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Indium(II) Sulfide

CAS #:

Linear Formula:

InS

MDL Number:

N/A

EC No.:

234-741-8

ORDER

PRODUCT Product Code ORDER SAFETY DATA TECHNICAL DATA
(5N) 99.999% Indium(II) Sulfide Ingot
IN2-S-05-I
Pricing > SDS > Data Sheet >
(5N) 99.999% Indium(II) Sulfide Lump
IN2-S-05-L
Pricing > SDS > Data Sheet >
(5N) 99.999% Indium(II) Sulfide Powder
IN2-S-05-P
Pricing > SDS > Data Sheet >
(5N) 99.999% Indium(II) Sulfide Sputtering Target
IN2-S-05-ST
Pricing > SDS > Data Sheet >
(5N) 99.999% Indium(II) Sulfide Wafer
IN2-S-05-WF
Pricing > SDS > Data Sheet >

Indium(II) Sulfide Properties (Theoretical)

Compound Formula InS
Molecular Weight 146.88
Appearance Powder
Melting Point 687-697 °C
Boiling Point N/A
Density 5.18 g/cm3
Solubility in H2O N/A
Exact Mass 146.875949
Monoisotopic Mass 146.875949

Indium(II) Sulfide Health & Safety Information

Signal Word N/A
Hazard Statements N/A
Hazard Codes N/A
Transport Information N/A
MSDS / SDS

About Indium(II) Sulfide

Indium(II) Sulfide is a crystalline solid used as a semiconductor and in photo optic applications. American Elements produces to many standard grades when applicable, including Mil Spec (military grade); ACS, Reagent and Technical Grade; Food, Agricultural and Pharmaceutical Grade; Optical Grade, USP and EP/BP (European Pharmacopoeia/British Pharmacopoeia) and follows applicable ASTM testing standards. Typical and custom packaging is available. Additional technical, research and safety (MSDS) information is available as is a Reference Calculator for converting relevant units of measurement.

Indium(II) Sulfide Synonyms

thioxoindium; Sulfanylideneindium; 37231-03-1; Indium monosulfide; indium sulphide

Chemical Identifiers

Linear Formula InS
MDL Number N/A
EC No. 234-741-8
Beilstein Registry No. S=[In]
Pubchem CID 6390517
IUPAC Name Sulfanylideneindium
SMILES InChI=1S/In.S
InchI Identifier GKCNVZWZCYIBPR-UHFFFAOYSA-N

Packaging Specifications

Typical bulk packaging includes palletized plastic 5 gallon/25 kg. pails, fiber and steel drums to 1 ton super sacks in full container (FCL) or truck load (T/L) quantities. Research and sample quantities and hygroscopic, oxidizing or other air sensitive materials may be packaged under argon or vacuum. Shipping documentation includes a Certificate of Analysis and Safety Data Sheet (SDS). Solutions are packaged in polypropylene, plastic or glass jars up to palletized 440 gallon liquid totes, and 36,000 lb. tanker trucks.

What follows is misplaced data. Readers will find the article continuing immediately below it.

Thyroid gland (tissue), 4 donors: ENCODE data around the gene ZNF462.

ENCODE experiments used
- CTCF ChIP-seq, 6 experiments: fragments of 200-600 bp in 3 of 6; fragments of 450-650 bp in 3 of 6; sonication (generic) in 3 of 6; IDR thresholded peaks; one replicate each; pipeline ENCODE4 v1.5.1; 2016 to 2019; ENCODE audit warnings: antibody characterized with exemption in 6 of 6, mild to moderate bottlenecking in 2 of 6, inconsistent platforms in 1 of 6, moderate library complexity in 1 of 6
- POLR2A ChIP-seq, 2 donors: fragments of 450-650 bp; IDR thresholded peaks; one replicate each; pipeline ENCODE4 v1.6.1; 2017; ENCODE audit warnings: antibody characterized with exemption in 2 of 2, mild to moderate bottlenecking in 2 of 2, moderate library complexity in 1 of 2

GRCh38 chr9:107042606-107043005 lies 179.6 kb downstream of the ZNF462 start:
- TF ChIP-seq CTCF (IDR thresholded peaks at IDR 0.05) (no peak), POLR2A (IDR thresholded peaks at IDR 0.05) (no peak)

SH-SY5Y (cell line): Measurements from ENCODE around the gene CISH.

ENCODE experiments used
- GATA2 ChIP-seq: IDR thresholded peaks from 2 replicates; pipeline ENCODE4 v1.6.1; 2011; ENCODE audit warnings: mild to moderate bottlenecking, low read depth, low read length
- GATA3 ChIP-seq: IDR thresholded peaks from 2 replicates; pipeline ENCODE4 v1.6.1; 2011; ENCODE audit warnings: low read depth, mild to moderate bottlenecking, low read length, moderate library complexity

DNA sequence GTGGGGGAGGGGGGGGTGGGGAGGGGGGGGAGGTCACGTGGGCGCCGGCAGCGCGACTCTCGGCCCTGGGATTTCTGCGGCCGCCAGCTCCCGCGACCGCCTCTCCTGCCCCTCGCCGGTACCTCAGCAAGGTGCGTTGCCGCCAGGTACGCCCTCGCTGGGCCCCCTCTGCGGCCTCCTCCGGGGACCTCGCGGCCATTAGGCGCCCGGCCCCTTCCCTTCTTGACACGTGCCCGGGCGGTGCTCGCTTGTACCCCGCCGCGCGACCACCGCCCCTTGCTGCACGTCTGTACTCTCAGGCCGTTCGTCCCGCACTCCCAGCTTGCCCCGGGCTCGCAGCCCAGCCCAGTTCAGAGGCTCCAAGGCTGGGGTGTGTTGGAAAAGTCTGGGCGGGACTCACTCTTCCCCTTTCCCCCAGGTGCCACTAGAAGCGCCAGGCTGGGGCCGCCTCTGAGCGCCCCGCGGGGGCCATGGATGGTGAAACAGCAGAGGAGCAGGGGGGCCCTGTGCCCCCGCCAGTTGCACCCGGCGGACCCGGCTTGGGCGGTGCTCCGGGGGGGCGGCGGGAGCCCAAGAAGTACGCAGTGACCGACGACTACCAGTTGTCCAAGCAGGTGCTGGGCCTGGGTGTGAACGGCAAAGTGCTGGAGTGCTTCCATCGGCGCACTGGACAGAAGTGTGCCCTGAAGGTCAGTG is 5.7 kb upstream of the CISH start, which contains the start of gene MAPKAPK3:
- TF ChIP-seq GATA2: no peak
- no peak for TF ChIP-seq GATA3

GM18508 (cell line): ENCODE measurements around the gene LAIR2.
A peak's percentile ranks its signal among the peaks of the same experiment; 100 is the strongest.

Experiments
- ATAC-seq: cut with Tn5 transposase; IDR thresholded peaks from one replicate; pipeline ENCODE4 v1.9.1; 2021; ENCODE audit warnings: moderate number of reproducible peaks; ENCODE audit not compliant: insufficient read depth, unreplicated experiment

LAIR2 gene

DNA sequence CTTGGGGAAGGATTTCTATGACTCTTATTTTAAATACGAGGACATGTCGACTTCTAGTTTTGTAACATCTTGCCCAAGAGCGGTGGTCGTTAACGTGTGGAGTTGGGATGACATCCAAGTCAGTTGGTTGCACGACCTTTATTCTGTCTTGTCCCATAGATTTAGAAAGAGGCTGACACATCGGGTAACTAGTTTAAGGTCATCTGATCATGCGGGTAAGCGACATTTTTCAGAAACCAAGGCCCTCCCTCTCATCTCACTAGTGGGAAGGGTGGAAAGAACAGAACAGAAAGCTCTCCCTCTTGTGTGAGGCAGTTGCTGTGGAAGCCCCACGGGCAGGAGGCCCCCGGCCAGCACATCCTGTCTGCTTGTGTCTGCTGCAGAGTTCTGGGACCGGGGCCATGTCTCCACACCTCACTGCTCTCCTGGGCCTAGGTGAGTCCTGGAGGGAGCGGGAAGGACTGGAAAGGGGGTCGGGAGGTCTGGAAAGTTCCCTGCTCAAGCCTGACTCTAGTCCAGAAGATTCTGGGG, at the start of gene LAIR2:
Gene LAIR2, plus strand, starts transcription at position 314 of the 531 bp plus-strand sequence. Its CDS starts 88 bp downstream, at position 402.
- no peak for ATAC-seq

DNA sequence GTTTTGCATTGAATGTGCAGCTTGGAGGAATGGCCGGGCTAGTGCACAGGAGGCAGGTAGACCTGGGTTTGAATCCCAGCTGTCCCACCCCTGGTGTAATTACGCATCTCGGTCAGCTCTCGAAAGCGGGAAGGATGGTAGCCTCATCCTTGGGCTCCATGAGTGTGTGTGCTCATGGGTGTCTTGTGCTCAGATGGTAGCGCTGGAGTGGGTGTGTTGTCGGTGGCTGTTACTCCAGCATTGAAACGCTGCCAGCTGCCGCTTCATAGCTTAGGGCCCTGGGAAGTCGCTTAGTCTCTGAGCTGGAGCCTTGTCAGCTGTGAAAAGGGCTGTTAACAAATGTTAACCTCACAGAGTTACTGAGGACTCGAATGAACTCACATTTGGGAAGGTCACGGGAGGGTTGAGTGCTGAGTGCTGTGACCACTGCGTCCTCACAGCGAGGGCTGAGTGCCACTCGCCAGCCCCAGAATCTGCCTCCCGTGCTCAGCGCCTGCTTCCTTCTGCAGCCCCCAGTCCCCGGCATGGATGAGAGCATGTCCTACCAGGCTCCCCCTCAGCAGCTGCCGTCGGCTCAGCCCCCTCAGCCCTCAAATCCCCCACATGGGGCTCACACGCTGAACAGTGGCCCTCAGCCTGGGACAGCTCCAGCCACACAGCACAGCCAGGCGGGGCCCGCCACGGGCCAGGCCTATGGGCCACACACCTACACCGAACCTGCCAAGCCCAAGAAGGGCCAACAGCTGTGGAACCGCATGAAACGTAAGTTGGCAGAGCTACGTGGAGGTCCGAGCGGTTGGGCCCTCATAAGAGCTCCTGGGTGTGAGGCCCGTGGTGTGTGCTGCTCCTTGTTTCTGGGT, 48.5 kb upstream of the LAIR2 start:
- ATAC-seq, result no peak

Related Elements

See more Indium products. Indium (atomic symbol: In, atomic number: 49) is a Block P, Group 13, Period 5 element with an atomic weight of 114.818. The number of electrons in each of indium's shells is [2, 8, 18, 18, 3] and its electron configuration is [Kr] 4d10 5s2 5p1. The indium atom has a radius of 162.6 pm and a Van der Waals radius of 193 pm. Indium was discovered by Ferdinand Reich and Hieronymous Theodor Richter in 1863. Indium Bohr ModelIt is a relatively rare, extremely soft metal is a lustrous silvery gray and is both malleable and easily fusible. It has similar chemical properties to Elemental Indiumgallium such as a low melting point and the ability to wet glass. Fields such as optics and microelectronics that utilize semiconductor technology have wide uses for indium, especially in the form of Indiun Tin Oxide (ITO). Thin films of Copper Indium Gallium Selenide (CIGS) are used in high-performing solar cells. Indium's name is derived from the Latin word indicum, meaning violet.

See more Sulfur products. Sulfur (or Sulphur) (atomic symbol: S, atomic number: 16) is a Block P, Group 16, Period 3 element with an atomic radius of 32.066. Sulfur Bohr ModelThe number of electrons in each of Sulfur's shells is 2, 8, 6 and its electron configuration is [Ne] 3s2 3p4. In its elemental form, sulfur has a light yellow appearance. The sulfur atom has a covalent radius of 105 pm and a Van der Waals radius of 180 pm. In nature, sulfur can be found in hot springs, meteorites, volcanoes, and as galena, gypsum, and epsom salts. Sulfur has been known since ancient times but was not accepted as an element until 1777, when Antoine Lavoisier helped to convince the scientific community that it was an element and not a compound.

Recent Research

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October 18, 2019
Los Angeles, CA
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